BCCI's cricket: Why we attach national passion to it?

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The IPL spot-fixing scandal has taken the nation by a storm. Why has the repercussion been so huge? It is said the three Rajasthan Royals cheated billions of people by pretending a honest performance on the 22 yards. The purist mind had first thought that by distancing these three 'corrupt souls' from the annual cricket fest, we will clean the game's image but now after a few days, it has been seen that the scandal is deep-rooted and it is virtually impossible to clean up the mess in one lifetime.

The question is:
Who takes the responsibility of safeguarding the pride and trust of billions that have been so badly battered by the faking cricket? And is nobody indeed is careful enough to shield the cause of nationalistic passion, then why do we feel so attached with the game and its ambassadors?

spot-fixing-protest

It is a big irony that cricket, which is considered a religion in this country and is seriously followed by the masses, is administered by a body which has little or no accountability to anybody.

'Cricketers play for BCCI, not India'

In September 2004, the BCCI, to the dismay of many, had said that India's cricketers actually plays for it and not the nation. BCCI counsel K K Venugopal had said in the Supreme Court: "We do not fly the Indian flag when the team participates in an international match. The position is like Indian competitors participating in the miss world contest where the participants are though known as Indian participants but in real term it is purely a private event organised by private parties." He had said this while defending the autonomous position of the BCCI.

Venugopal's reply had come in reply to a query from a five-judge Constitution Bench which was hearing arguments on Zee TV's petition seeking a definition of the cricket board's status, whether it is a "state instrumentality" or just a private organization which manages cricket in the country.

The counsel had said that external regulations like granting visa to players, providing foreign exchange to them and the board officials for playing abroad, entertainment and luxury taxes by the government didn't bring the BCCI under the Centre's control to make it a "state instrumentality". He had added that the board did not ever apply for a recognition from the Centre and nor was it ever given such a recognition by the central government or any of its agency. According to Venugopal, cricket would suffer if the BCCI was brought under the government's control.

How different is it today?

How can a money-making house cater to our nationalistic passion?

This is a tricky situation. Bringing the BCCI under the government is truly not a solution, but at the same time, but how safe is it to put our nationalistic passion in the hands of a private body which runs like a money-making business house? If Sachin Tendulkars or Rahul Dravids are considered as BCCI's cricket players (as Venugopal had said) and not the representatives of the nation, how does an average cricket fan of this country feel?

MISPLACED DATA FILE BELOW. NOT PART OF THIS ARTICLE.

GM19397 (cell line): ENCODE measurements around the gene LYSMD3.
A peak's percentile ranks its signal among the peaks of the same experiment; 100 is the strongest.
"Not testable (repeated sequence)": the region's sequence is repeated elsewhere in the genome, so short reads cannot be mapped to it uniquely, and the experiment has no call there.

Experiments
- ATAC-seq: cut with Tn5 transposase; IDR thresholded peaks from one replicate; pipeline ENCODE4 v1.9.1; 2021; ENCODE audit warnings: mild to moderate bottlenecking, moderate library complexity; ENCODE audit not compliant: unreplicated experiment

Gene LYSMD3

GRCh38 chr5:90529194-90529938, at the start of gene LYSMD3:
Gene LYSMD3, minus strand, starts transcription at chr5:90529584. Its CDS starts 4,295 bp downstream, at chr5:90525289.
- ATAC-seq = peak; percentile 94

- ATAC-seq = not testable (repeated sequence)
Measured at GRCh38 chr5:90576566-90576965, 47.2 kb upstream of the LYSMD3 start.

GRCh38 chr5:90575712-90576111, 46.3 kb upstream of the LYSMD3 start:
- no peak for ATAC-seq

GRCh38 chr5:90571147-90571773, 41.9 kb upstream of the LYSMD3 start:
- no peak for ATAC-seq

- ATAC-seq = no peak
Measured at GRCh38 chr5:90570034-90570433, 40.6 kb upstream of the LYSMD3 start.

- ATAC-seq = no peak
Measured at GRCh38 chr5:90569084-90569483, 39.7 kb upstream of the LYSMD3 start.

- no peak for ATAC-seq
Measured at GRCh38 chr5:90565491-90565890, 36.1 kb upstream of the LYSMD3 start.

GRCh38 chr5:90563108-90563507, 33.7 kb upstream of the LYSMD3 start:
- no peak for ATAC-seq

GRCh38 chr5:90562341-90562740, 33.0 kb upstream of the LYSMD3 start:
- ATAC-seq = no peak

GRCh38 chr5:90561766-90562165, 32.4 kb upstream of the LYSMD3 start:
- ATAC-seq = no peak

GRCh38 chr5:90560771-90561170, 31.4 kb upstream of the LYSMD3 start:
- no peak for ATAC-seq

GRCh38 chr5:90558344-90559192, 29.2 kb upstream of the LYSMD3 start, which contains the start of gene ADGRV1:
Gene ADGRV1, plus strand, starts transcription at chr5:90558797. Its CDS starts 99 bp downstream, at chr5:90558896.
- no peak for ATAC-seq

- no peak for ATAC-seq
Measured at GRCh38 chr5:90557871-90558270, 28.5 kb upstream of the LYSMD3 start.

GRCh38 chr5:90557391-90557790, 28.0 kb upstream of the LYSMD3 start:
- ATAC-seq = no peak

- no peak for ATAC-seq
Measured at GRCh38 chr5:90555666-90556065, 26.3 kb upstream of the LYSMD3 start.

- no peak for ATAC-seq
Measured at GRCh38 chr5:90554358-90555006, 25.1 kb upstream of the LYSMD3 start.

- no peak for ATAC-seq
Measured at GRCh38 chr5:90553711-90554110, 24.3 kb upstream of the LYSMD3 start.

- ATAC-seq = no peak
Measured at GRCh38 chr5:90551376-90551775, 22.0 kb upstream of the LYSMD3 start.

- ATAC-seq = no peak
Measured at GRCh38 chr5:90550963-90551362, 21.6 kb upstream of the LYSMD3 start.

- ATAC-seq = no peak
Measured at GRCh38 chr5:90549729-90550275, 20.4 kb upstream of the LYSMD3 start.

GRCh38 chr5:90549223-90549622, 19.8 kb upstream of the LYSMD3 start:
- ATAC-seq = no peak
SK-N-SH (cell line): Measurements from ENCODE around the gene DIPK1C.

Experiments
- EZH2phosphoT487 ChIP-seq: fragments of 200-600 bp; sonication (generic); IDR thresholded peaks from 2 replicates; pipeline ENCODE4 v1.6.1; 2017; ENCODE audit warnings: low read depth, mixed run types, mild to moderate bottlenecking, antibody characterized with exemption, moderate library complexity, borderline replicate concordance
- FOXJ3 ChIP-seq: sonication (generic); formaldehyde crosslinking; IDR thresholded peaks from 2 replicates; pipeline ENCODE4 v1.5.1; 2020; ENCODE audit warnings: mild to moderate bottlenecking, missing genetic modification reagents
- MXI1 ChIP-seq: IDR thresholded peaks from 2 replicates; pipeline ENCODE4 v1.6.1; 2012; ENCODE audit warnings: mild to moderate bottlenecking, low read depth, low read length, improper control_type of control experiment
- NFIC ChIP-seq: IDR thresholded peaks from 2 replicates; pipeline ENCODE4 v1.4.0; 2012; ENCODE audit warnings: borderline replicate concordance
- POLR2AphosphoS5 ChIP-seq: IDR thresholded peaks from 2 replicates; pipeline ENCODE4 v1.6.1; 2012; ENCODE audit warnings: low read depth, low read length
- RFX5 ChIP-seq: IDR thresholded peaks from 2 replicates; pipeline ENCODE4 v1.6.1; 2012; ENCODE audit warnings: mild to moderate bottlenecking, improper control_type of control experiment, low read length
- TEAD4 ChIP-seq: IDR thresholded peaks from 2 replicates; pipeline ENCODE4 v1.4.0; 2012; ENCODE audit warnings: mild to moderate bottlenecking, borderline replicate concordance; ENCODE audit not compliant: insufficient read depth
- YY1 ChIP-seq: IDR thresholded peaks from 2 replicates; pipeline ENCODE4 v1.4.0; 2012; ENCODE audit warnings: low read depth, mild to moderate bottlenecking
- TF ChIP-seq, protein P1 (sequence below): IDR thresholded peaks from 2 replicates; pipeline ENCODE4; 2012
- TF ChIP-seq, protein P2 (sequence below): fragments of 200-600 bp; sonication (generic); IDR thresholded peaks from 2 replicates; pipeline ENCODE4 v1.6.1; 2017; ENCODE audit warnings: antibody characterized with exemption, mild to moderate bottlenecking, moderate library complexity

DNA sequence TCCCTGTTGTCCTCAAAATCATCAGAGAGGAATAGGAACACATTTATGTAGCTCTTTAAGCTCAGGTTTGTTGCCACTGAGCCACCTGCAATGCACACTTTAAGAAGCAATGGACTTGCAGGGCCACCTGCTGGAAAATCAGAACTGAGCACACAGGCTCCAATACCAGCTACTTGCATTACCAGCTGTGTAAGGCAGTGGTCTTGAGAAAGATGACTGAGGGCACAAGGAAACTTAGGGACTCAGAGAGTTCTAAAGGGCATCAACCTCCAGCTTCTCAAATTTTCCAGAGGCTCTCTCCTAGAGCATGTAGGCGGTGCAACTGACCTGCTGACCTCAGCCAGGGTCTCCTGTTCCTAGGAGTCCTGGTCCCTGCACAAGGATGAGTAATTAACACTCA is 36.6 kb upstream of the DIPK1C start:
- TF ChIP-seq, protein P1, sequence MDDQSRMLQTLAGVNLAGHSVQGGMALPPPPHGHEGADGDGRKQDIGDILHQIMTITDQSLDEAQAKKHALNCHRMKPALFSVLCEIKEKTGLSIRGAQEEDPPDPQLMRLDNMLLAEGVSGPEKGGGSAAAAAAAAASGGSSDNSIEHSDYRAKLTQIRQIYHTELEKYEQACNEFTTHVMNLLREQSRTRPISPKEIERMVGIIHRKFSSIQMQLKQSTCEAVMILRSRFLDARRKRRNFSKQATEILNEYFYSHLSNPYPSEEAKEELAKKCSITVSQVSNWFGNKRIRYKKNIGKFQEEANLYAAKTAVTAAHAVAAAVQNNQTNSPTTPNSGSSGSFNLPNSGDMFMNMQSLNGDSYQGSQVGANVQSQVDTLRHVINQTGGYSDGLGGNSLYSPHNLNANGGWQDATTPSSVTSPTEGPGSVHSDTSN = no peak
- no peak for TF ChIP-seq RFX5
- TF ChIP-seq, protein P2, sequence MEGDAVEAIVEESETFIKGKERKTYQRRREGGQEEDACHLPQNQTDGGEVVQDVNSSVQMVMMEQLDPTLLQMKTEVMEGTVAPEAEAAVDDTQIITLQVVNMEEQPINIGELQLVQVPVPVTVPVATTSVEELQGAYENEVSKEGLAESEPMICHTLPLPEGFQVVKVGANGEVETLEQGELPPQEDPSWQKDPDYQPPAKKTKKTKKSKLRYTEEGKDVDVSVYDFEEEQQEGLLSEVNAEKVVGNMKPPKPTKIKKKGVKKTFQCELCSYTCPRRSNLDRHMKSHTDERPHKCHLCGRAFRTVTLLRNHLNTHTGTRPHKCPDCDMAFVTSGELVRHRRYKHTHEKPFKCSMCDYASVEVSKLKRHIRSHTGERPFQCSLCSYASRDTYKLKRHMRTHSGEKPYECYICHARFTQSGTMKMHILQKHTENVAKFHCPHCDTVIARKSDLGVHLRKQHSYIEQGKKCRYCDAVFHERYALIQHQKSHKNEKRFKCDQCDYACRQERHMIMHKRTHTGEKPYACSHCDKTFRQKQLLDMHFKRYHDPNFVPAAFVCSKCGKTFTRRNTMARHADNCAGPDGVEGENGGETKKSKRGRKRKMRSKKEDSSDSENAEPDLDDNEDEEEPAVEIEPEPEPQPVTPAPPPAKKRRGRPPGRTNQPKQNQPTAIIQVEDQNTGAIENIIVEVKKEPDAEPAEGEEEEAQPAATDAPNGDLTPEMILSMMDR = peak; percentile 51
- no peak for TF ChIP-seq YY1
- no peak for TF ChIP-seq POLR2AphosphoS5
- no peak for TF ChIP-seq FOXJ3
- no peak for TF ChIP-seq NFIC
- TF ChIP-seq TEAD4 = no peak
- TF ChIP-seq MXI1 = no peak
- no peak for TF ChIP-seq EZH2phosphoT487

And if he still doesn't feel being let down, then he doesn't have any justification to feel betrayed by the latest scandal. It is part and parcel of a private firm's business where the distinction between the white, gray and black is very blurred.

The average fan made a great mistake by replacing the BCCI's flag with the Tricolour at the cricket ground whenever a Dhoni or Kohli slammed a boundary. He shouldn't have confused between nationalism and professionalism.

Nine years ago, Venugopal had said that the BCCI did not fly the national flag nor used any national emblem in its activities.

Tricolour controversy

But the confusion prevailed on behalf of the BCCI as well. In February 2005, the board had backed the cricketers on the issue of sporting the national flag on their helmet. The Indian government had asked the BCCI to stop cricketers from using the Tricolour on their cricketing gear for it dishonoured the flag. The board reportedly overlooked the issue but the alarm bell had started ringing ahead of the Pakistani cricket team's tour scheduled that year.

Tendulkar's sporting the national flag on his helmet and top-inside part of his cricket coffin particularly came under the lens. But Tendulkar, known for his commitment to the game and the nation on the filed, can be trusted to balance between the nation and profession. What happens when a Sreesanth crumbles in the face of burning desire to pocket a few more bucks? Who then takes the responsibility to ensure that the nation is not betrayed?

The BCCI either should stop taking credit for national honours or make itself publicly accountable.

We can't attach our passion with business motives

The sense, which millions of us are feeling to have been insulted after the spot-fixing, is very complicatedly nurtured. The BCCI is doing brisk business with cricket and re-introducing it in more glittering packages knowing very well the nationalistic passion will act as a magnet to pull the people to the ground, the dubious nature of the games notwithstanding. But it will conveniently distance itself from all evils, saying it has no legal power to do so.

Not a single fixing scandal in cricket in this country has been convincingly handled apart from banning a few individuals. The BCCI knows very well that the game it promotes serves as an addictive and helps in running a massive industry. The creator has no power to rein in the monster and hence prefers to back off conveniently.
The players face the heat whenever a scandal breaks out over the game and the government thinks what to do next. But yet, India moves on.

Our nationalism has been left alone to be humiliated. Nothing can be more humiliating than this.

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